Kyle and Marsha Pruett, well-known family researchers, have a popular new book aimed at parents. Partnership Parenting: How Men and Women Parent Differently - Why It Helps Your Kids and Can Strengthen Your Marriage begins with some promising research-based accounts of how fathers and mothers tend to approach raising children differently. The chapter called "Cuddling vs. the Football Hold," on how mothers and fathers hold babies, is particularly interesting. In later chapters, though, they pay less and less attention to complementary differences between fathers and mothers, and more and more on general, sensible parenting advice.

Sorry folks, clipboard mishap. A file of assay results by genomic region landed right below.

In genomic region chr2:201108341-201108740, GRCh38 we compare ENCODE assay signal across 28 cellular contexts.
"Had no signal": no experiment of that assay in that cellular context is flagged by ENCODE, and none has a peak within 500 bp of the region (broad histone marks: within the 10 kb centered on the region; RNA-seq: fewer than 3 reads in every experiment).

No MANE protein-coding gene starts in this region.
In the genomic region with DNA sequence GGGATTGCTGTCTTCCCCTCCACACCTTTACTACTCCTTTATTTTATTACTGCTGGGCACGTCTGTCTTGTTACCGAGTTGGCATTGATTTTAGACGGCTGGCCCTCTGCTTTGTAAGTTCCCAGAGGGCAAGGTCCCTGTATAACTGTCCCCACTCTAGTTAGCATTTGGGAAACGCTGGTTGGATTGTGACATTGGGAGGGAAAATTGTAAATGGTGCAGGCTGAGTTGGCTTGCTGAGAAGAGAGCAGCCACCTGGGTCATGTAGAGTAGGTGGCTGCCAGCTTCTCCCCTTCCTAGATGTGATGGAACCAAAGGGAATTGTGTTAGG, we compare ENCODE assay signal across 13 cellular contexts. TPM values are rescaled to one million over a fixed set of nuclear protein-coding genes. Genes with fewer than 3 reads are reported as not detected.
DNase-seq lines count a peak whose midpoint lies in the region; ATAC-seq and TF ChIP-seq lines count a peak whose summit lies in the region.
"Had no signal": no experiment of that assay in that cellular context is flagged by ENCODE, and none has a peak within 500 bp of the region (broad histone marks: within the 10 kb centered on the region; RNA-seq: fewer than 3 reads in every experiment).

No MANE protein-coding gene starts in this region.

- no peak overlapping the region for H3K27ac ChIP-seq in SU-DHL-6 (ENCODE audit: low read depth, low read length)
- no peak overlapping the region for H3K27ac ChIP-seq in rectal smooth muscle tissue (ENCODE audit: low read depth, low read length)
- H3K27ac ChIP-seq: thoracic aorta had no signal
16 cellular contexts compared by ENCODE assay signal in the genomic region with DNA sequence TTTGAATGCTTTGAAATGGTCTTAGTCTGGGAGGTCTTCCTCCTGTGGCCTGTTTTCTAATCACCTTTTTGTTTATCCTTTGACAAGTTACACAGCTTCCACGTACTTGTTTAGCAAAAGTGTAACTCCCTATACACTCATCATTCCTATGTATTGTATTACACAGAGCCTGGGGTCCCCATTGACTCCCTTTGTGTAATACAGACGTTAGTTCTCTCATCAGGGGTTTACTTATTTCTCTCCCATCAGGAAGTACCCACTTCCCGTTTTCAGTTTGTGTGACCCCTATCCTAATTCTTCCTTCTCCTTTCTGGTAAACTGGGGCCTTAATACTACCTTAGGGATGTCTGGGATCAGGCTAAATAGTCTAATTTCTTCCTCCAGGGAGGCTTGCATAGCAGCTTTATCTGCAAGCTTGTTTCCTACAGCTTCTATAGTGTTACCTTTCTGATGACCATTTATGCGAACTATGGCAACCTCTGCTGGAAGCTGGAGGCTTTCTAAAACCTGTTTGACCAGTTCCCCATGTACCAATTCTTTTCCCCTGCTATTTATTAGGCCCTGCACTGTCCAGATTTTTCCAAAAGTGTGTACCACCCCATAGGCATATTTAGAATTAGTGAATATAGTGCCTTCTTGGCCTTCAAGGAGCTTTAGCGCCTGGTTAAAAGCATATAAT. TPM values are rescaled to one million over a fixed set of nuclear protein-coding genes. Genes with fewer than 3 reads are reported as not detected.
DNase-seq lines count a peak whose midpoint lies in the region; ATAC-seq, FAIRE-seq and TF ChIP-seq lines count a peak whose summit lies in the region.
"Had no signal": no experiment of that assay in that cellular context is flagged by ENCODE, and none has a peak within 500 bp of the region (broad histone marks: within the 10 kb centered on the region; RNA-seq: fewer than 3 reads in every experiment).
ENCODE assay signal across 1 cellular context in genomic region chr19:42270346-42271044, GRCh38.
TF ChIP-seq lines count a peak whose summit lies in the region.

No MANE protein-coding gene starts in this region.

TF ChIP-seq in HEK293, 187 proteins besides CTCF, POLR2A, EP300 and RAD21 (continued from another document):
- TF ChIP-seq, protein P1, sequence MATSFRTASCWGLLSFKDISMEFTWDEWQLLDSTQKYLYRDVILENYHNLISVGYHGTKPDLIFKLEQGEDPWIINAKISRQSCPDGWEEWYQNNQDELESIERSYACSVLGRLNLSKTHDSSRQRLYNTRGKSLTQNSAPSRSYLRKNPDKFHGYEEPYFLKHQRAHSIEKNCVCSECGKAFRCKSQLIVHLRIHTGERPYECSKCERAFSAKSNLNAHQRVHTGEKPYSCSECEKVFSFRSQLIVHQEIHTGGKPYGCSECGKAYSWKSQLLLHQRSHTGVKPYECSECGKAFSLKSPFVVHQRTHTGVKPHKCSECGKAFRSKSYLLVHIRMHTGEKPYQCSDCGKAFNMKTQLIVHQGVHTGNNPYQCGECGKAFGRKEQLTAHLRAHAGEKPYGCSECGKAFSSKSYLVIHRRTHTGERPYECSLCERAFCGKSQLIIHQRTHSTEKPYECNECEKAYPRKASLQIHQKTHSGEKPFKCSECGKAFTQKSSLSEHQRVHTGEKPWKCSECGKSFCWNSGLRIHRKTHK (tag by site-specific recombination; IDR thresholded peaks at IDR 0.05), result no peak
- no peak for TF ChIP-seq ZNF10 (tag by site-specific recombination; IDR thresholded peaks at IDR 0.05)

At the heart of the book is the Pruetts' contention that children have a relationship with their parents as a team, as well as with each parent. This is sound and important. They return often to the theme that the couple needs to work out a common plan in raising children, even while preserving their differences. This is also quite sound. They hint that research shows a pattern to these differences - fathers tending one way, mothers another. They offer even more tantalizing hints that these differences tend to be complementary. But the message that the parents need to present a united front overwhelms what is more interesting to me - just how men and women tend to differ in raising kids.